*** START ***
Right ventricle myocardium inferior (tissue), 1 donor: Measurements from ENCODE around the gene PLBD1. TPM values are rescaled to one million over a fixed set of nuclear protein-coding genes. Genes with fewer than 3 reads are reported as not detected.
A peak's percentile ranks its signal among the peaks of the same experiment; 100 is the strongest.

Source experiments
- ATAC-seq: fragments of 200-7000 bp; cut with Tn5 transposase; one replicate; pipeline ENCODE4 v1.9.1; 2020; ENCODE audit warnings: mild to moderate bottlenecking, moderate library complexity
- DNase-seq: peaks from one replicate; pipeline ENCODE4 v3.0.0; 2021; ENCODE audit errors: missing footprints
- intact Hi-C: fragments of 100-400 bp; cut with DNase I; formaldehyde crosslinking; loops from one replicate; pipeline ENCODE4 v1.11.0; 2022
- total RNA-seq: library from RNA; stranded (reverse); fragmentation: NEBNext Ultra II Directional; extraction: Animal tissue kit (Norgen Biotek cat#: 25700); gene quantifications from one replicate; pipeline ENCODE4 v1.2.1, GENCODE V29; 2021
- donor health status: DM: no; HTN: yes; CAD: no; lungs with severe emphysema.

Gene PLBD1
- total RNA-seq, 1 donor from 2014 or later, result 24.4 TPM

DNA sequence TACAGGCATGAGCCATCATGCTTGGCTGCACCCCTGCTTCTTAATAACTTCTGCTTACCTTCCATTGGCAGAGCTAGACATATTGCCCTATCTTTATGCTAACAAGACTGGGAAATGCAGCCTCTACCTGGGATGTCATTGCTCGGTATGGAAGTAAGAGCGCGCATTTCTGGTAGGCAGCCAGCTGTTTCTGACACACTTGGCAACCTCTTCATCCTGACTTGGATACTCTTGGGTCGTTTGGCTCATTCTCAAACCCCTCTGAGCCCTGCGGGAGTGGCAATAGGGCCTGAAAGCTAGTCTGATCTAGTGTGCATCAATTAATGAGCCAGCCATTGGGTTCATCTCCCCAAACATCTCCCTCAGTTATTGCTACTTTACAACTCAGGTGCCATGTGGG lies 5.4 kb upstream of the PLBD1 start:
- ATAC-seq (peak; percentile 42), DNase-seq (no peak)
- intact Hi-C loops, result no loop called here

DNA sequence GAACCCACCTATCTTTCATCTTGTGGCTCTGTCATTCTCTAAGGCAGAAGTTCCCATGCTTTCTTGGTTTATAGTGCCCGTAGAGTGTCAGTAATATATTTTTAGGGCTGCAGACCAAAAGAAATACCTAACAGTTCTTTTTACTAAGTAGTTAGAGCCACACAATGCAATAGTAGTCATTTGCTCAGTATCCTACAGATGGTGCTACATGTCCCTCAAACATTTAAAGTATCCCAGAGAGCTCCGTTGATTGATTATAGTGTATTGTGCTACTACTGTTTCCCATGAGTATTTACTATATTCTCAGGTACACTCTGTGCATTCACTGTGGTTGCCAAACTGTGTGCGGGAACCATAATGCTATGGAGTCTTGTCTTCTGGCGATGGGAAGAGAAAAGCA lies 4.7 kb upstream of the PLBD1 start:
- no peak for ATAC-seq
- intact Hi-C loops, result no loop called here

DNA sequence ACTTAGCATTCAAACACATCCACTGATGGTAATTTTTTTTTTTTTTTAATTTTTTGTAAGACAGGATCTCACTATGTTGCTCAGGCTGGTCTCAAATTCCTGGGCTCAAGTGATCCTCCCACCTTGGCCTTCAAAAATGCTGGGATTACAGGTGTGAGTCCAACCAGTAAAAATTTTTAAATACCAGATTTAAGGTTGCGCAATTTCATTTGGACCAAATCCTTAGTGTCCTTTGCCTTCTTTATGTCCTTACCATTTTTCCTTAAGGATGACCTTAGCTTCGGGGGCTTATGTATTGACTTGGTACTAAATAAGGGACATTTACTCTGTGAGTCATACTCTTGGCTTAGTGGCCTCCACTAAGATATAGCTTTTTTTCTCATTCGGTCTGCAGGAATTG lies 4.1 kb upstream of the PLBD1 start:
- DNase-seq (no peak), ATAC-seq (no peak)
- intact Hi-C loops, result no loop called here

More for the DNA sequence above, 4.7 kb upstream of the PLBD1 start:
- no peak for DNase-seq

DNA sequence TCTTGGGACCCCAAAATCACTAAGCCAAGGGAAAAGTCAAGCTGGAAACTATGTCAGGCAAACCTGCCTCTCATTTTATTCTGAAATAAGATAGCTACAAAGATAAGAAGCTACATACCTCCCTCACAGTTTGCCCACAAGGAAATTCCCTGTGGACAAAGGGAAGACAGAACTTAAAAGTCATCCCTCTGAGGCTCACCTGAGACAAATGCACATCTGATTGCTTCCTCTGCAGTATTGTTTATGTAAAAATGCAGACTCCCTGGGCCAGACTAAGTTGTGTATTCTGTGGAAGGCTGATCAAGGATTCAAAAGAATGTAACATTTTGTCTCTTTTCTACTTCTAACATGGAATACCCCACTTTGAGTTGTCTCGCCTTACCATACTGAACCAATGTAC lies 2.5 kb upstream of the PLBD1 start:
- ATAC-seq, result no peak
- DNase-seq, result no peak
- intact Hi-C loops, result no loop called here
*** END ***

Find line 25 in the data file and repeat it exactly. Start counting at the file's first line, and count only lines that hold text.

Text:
- intact Hi-C loops, result no loop called here